I understand, I understand? Did Albert Einstein dream the death of time as he rode in a continuum while repeating, Time is nothing like the tiny steps we take when we believe in the linear? Did James Baldwin identify with hungry sparrows, houses designed with words and darkened windows, dreams, and the forever color of snow-cold yearnings, ideas, and designs? Did he understand the fear of sleeping in the cupped hands of tomorrow while recognizing the death of time? Did he dream of wearing a white suit, a white shirt, and a bloodied heart?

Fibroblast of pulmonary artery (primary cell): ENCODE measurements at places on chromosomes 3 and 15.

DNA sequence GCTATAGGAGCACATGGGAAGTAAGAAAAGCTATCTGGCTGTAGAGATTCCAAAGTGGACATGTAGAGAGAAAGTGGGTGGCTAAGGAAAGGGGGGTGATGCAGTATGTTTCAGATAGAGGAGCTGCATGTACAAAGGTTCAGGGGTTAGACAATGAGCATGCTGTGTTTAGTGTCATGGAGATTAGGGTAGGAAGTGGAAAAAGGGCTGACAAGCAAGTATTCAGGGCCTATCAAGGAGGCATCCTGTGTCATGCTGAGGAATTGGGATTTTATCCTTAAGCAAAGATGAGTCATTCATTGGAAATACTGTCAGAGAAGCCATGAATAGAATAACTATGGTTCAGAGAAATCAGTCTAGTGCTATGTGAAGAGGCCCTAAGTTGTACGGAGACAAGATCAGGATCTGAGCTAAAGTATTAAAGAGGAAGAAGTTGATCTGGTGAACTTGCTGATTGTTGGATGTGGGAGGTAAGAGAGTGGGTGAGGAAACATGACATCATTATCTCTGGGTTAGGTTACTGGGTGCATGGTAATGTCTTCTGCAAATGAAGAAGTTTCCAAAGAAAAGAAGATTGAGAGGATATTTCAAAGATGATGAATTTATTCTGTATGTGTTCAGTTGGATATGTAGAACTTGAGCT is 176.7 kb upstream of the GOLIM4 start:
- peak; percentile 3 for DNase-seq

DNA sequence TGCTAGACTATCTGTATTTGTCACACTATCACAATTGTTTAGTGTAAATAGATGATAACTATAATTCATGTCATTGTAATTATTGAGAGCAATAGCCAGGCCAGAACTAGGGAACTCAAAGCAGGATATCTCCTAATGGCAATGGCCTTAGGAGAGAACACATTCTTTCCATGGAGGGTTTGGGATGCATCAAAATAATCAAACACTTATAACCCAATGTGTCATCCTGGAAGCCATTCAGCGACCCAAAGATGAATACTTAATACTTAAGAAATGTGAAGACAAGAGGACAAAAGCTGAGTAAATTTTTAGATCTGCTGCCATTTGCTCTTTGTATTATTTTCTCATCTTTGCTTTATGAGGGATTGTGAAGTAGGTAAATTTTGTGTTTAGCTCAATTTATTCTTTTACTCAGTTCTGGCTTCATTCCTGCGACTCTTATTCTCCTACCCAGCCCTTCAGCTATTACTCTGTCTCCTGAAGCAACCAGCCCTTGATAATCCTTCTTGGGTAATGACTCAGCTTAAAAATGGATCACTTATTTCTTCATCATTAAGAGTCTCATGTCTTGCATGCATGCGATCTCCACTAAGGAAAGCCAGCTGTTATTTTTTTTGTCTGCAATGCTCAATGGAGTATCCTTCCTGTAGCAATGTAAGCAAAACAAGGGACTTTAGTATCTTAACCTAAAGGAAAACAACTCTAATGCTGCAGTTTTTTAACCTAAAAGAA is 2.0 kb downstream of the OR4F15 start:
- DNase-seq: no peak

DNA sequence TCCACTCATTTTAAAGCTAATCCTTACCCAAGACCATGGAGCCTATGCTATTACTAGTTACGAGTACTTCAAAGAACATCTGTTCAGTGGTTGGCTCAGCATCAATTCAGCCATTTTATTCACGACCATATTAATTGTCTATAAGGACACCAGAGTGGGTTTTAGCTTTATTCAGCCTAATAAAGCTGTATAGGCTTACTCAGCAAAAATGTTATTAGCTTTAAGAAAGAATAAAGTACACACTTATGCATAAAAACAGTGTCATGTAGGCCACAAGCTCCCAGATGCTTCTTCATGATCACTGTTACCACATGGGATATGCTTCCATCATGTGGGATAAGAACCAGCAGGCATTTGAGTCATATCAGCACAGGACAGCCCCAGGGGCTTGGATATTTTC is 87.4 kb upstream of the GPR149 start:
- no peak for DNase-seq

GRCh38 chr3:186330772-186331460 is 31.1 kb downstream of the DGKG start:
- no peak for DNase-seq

After studying biology and chemistry at the University of Colorado, Carol Bell worked for many years as a pharmaceutical chemist. Once retired, she chose to abandon her life of analysis, gas chromatographs and titrations to live on a hay ranch on the Western Slope of Colorado where she could focus on writing poetry, short stories and non-fiction. She studied at Colorado Mesa University in Grand Junction, Colorado where she earned a degree in English. She has studied with Colette Inez, Christopher Merrill, Amy Irvine, Dr. Barry Laga, and Craig Childs. Her work has appeared in Amarillo Bay, Bayou, The Broome Review, California Quarterly, Cape Rock, Forge, Mobius, Pilgrimage Magazine, RiverSedge, Soundings East, Studio One, and Talking River among others. Her first non-fiction book, "Soldier # 37483425; Memories of WWII," will be available in book stores soon.